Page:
Israeli security forces early Wednesday mapped the home of a terrorist who on Tuesday shot dead three Israeli guards at Har Adar ahead of its demolition.
In addition to mapping Nimer Mahmoud Ahmad Jamal’s home in the Palestinian village of Bayt Surik, security forces dismantled a mourning tent for him, and also arrested a number of his family members, the Israel Defense Forces said.
It was not immediately clear which family members were arrested. On Tuesday the IDF and Border Police arrested two of Jamal’s brothers after sealing off Bayt Surik. Reports in Palestinian media said Jamal’s father was also arrested.
The IDF said that during the overnight operation in Bayt Surik and Biddu, both of which are near Har Adar, security forces confiscated “terror money” and carried out searches for illegal weapons.
The army also said that in the wake of the attack, “forces will continue to operate in the area in order to prevent terror, and maintain safety and order alongside security and quality of life.”
During the attack, 37-year-old Jamal took a pistol out of his shirt and shot at a group of security officers who were opening the back gates of Har Adar to Palestinian laborers.
One border police officer, Solomon Gavriyah, 20, and two private security guards — Youssef Ottman, 25, of the nearby Arab Israeli community of Abu Ghosh, and Or Arish, 25, of Har Adar — were killed in the attack.
All three were buried later in the day.
In response to the attack, Prime Minister Benjamin Netanyahu announced that Israel would demolish Jamal’s home and rescind the work permits held by his relatives, while Defense Minister Avigdor Liberman’s Yisrael Beytenu party said it would revive a bill that would apply the death penalty to convicted terrorists.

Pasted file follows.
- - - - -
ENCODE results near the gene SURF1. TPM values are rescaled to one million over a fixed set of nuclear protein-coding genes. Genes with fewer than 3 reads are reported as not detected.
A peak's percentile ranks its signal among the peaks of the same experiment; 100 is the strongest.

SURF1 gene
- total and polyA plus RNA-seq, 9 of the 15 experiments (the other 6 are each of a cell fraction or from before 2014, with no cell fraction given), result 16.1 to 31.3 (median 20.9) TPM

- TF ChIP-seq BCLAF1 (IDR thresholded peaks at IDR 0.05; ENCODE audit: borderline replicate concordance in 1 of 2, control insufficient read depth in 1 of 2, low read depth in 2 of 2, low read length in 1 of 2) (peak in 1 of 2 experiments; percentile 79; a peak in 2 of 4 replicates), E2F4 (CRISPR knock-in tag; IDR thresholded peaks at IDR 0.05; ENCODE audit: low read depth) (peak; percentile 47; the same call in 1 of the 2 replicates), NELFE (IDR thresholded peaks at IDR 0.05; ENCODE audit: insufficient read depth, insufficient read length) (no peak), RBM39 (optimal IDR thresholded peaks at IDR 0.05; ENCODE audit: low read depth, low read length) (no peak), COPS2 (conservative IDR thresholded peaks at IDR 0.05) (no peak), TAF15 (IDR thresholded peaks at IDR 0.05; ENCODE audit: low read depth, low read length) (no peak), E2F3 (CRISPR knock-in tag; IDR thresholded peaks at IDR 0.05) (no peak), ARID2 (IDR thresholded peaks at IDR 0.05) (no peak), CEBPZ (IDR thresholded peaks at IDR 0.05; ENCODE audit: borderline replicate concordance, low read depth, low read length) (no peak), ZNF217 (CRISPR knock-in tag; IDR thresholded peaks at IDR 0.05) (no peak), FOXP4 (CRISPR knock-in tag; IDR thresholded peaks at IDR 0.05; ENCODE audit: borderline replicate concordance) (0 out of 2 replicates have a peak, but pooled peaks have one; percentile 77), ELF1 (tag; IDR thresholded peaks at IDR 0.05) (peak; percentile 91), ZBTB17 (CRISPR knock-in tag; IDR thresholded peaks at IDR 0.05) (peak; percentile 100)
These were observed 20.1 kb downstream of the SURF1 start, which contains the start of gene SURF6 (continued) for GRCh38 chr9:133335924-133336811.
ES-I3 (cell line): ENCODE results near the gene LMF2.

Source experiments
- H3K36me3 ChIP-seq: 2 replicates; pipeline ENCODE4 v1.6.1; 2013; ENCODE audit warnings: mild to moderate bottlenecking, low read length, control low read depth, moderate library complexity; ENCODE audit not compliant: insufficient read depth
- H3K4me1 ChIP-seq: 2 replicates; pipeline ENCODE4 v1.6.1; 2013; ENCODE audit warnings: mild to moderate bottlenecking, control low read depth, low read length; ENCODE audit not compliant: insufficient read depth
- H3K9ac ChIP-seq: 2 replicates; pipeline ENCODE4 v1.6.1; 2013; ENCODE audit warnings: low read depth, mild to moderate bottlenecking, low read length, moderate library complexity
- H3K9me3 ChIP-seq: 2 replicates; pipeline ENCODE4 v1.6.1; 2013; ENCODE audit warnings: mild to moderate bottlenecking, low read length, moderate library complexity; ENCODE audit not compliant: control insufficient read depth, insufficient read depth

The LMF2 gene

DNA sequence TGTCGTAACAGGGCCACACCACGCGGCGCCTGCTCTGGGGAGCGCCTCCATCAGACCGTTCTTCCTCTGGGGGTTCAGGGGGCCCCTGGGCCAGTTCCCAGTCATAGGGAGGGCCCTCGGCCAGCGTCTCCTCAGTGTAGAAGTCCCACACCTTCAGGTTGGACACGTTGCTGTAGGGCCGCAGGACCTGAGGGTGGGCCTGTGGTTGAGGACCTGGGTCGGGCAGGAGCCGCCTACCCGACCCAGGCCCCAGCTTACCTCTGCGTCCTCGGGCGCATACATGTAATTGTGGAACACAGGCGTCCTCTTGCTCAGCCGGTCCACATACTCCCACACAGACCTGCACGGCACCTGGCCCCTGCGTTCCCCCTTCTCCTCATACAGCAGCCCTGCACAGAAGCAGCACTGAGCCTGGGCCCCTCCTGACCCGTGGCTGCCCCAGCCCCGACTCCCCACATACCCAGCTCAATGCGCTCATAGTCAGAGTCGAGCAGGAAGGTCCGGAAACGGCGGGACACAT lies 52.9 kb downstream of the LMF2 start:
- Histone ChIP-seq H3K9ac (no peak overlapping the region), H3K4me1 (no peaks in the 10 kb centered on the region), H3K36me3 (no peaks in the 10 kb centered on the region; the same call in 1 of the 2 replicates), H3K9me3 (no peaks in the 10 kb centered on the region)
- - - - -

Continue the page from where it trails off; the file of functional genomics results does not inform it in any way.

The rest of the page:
In the overnight raid’s, security forces also confiscated thousands of shekels of “terror money” near Qalqilya and the Jenin refugee camp, the IDF said.
The army said 15 suspects were arrested throughout the West Bank, including three for “popular terrorism,” a catchall term used by security forces to denote violent rioting such as rock throwing and tire burning.
The IDF also said the entirety of Hebron’s Tomb of the Patriarchs was opened to Jewish visitors and that some 10,000 Jews, among them Israel’s chief rabbis, visited the holy site for pre-Yom Kippur overnight services.
The Tomb of the Patriarchs, which is considered holy in both Judaism and Islam, has been divided between Jewish and Muslim worshipers since 1994, when an American-born Jewish extremist shot and killed 29 Palestinian worshipers.
In addition, the army said it escorted Jewish worshipers to the Shalom Al Yisrael synagogue in the Palestinian city of Jericho, during which Palestinians threw rocks and Molotov cocktails at security forces.
The IDF said one Palestinian was lightly injured when security forces responded with fire.
Times of Israel staff contributed to this report.